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Indie Publishing. It’s been a fast three-year, fun ride. I can’t wait to see what the next years bring to my own writing as well as other Indie Publishers.

My goal is to connect with readers in the stories I write, the characters that nag until I give them their reins. My hope is readers can bond with them as much as I did while writing them. There isn’t anything better than finding a memorable character within an exciting story.

As an Indie writer and publisher, those characters see the light of day when the time comes. When the character’s timing is right, when my timing is right.

Indie Publishing doesn’t come without hard work, nor keeping up with all the changes, from formatting to marketing.

Writers wear many hats and a medley of colors. I have a closet full of hats and wear one every day.

So, no. Becoming an Indie Publisher isn’t a decision I’ve regretted, and never will.

All I need now is a thirty-six hour day.


Waiting on one of the “Big Publishers.” As many other writers, I’ve paid a bucket-load of dues writing synopses, learning what to do, as well as what not to do. Researching everything under the sun to prepare myself for publication, taught me patience and toughened my skin.

I learned not to get upset when someone doesn’t like my writing. It isn’t about you, it’s about the writing or story. Not everyone will love my stories or characters. That’s okay. Maybe one day a character will weave their way into that reader’s heart and they’ll find a little bit of themselves sewn in.

Yes. Years ago, I’d made the decision to never Indie Publish. Now, that’s a decision I’ve regretted. I wish my books had found their way into a reader’s hands, or a wireless reader much sooner. But, that’s water under the bridge or over the dam, whichever way you want to look at it.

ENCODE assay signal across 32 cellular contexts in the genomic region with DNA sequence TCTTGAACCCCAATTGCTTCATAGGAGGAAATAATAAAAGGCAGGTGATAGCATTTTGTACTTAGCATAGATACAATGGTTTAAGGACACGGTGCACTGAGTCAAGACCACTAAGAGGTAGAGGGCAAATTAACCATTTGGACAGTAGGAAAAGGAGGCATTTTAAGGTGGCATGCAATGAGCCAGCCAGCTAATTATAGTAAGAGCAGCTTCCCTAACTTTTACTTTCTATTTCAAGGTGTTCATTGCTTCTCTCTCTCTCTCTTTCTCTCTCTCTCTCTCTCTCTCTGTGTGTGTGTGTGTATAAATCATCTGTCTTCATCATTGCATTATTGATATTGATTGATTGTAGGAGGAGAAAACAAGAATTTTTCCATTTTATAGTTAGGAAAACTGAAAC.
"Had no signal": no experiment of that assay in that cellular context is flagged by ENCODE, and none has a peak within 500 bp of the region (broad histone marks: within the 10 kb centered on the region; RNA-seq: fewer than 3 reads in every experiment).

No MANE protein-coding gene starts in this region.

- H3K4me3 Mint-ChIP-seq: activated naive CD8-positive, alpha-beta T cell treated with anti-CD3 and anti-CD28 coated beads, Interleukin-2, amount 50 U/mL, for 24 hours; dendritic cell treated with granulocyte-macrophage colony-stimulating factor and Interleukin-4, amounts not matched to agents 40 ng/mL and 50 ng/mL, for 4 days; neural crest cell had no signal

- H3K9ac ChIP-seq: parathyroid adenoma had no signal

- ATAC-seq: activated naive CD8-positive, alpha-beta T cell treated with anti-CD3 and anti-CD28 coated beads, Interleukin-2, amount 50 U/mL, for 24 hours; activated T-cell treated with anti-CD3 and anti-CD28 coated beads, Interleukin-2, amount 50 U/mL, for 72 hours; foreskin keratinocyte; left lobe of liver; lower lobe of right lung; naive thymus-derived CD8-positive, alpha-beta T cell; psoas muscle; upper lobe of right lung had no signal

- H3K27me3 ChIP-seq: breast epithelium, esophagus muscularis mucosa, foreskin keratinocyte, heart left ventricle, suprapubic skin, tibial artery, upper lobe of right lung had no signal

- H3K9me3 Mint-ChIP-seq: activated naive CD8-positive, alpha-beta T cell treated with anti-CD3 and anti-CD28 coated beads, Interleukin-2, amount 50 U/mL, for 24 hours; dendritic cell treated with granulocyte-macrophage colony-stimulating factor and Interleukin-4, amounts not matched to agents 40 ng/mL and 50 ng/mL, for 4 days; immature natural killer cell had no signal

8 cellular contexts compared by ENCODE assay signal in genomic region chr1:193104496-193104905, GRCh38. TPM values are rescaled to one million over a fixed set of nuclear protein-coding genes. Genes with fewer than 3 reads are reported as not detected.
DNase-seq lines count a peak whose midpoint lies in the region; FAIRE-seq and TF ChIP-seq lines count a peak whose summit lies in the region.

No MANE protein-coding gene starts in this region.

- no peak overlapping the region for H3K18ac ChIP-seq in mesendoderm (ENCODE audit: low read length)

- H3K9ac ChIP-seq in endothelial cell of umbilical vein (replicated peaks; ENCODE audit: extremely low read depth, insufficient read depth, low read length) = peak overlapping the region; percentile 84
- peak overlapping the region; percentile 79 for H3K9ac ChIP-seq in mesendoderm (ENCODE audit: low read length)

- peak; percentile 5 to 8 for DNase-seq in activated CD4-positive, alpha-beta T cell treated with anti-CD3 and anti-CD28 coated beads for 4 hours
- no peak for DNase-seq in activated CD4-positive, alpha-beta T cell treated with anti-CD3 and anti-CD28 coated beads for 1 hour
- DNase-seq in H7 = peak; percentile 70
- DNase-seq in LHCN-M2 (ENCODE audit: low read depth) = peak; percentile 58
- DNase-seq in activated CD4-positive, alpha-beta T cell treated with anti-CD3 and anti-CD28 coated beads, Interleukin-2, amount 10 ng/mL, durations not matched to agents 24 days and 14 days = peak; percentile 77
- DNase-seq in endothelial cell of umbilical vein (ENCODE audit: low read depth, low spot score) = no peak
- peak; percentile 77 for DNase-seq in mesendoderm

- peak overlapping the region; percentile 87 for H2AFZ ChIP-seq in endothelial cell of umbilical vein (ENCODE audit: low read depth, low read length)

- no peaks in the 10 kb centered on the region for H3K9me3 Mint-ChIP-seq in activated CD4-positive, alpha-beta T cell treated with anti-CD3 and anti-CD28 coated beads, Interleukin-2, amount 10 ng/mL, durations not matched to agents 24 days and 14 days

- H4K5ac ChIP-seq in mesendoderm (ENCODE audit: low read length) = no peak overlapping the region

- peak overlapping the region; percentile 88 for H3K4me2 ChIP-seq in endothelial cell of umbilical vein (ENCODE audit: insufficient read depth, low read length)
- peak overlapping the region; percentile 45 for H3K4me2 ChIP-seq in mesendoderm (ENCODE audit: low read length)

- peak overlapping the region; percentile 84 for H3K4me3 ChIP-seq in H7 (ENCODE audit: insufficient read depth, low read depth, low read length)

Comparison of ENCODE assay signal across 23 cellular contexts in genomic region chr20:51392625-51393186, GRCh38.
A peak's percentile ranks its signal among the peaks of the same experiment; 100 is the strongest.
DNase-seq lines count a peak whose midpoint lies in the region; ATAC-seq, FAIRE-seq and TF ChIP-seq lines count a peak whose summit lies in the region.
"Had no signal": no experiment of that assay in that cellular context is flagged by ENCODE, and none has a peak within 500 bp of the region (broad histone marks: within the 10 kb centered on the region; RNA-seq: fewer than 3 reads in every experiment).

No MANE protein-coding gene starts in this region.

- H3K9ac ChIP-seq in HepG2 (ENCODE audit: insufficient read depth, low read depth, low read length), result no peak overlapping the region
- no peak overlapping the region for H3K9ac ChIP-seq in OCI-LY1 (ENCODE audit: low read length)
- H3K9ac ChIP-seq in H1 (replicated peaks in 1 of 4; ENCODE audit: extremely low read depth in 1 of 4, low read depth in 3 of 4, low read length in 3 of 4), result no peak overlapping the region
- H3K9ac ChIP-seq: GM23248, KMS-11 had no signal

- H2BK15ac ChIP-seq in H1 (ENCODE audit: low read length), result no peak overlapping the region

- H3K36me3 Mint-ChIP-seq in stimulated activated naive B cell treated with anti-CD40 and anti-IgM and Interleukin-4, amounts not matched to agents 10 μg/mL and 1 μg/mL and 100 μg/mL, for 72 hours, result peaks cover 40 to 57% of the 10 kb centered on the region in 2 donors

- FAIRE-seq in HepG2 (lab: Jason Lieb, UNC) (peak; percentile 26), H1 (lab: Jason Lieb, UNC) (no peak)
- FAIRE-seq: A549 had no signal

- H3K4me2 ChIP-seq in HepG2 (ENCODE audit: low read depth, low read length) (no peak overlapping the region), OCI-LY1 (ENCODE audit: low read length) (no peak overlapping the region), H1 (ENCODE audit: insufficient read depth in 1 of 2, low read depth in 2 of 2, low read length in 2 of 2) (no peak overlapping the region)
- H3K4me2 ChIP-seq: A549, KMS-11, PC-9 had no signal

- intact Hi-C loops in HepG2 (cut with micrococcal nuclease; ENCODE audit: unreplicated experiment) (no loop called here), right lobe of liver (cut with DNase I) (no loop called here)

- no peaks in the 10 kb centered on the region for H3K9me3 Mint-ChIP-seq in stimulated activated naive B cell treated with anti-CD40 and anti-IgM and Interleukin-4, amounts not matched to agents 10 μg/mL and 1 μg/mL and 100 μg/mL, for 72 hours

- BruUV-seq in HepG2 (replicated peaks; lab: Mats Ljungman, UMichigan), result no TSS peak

To look back is fruitless. It’s time to look forward to writing, characters and stories to warm the heart.

Do you have any regrets regarding writing or publication?

A Smoky Mountain Wedding – Book Two, coming soon.
My books are available at Barnes & Noble, Amazon, Kobo, Sony, Diesel, Apple and Smashwords.
You can find links on my website, here.

Bring on the Waterworks

A friend recently told me that my latest manuscript made her cry. I thought, wow, what greater compliment could I get? What more could a writer ask for than to make a strong enough emotional connection with a reader to move her to tears?

The last book I read that made my eyes well up was That Thing That Happened by Libby Broadbent. I can’t tell you the dramatic event that happened in the story without spoiling it, but I can say there were a few gut-wrenching scenes.


As a kid, the first book that broke my heart was Sadako and the Thousand Paper Cranes. The true story of young girl who died of cancer after an atomic bomb decimated Hiroshima still haunts me. A few years later, The Diary of Anne Frank traumatized me in the same way.

More recently, I shed a tear or two reading the historical novel The Sunne in Splendour, when King Richard III loses his son and then his wife to consumption, and in the end is brutally butchered on the battlefield (I don’t think I’m spoiling anything for history lovers).119829

I also get choked up listening to certain sentimental songs. “Two Little Boys” by Rolf Harris leaps to mind, and I can barely get through “Baby Mine” from Dumbo with dry eyes. When my kids make me play the Frozen soundtrack in the van on the way to daycare, I find myself misting up while listening to “Let It Go,” and wondering what the heck is wrong with me! (But beware the fine line between poignant and cloying; take “Butterfly Kisses” and “Teen Angel” for example – ick.)

I’m more apt to lose control of my emotions while watching movies. Obvious tear jerkersSteel_Magnolias_2small that come to mind are Steel Magnolias and Beaches. And yes, my mascara ran during Titanic. I may have even shed a tear or two near the end of Tangled (raising three little girls, Disney doninates my life right now).

Finally, I must mention the much-derided miniseries Anne of Green Gables: The Continuing Story. A lot of Anne fans dislike this movie because the story departs drastically from the books, but I love it. I’ve seen it several times and never tire of Anne’s plucky spirit, the WWI intrigue, and of course the love story. Anne spends most of the movie searching war-torn Europe for Gilbert, her handsome army doctor husband who is missing in action. Eventually she comes to accept that he must have anne3wsbeen killed. My lip always trembles when a bereft Anne is cajoled into singing her wedding song to a group of soldiers—and Gilbert, by chance in the crowd, hears her voice. Discovering one another, they rush into each other’s arms … excuse me for a moment while I grab a tissue.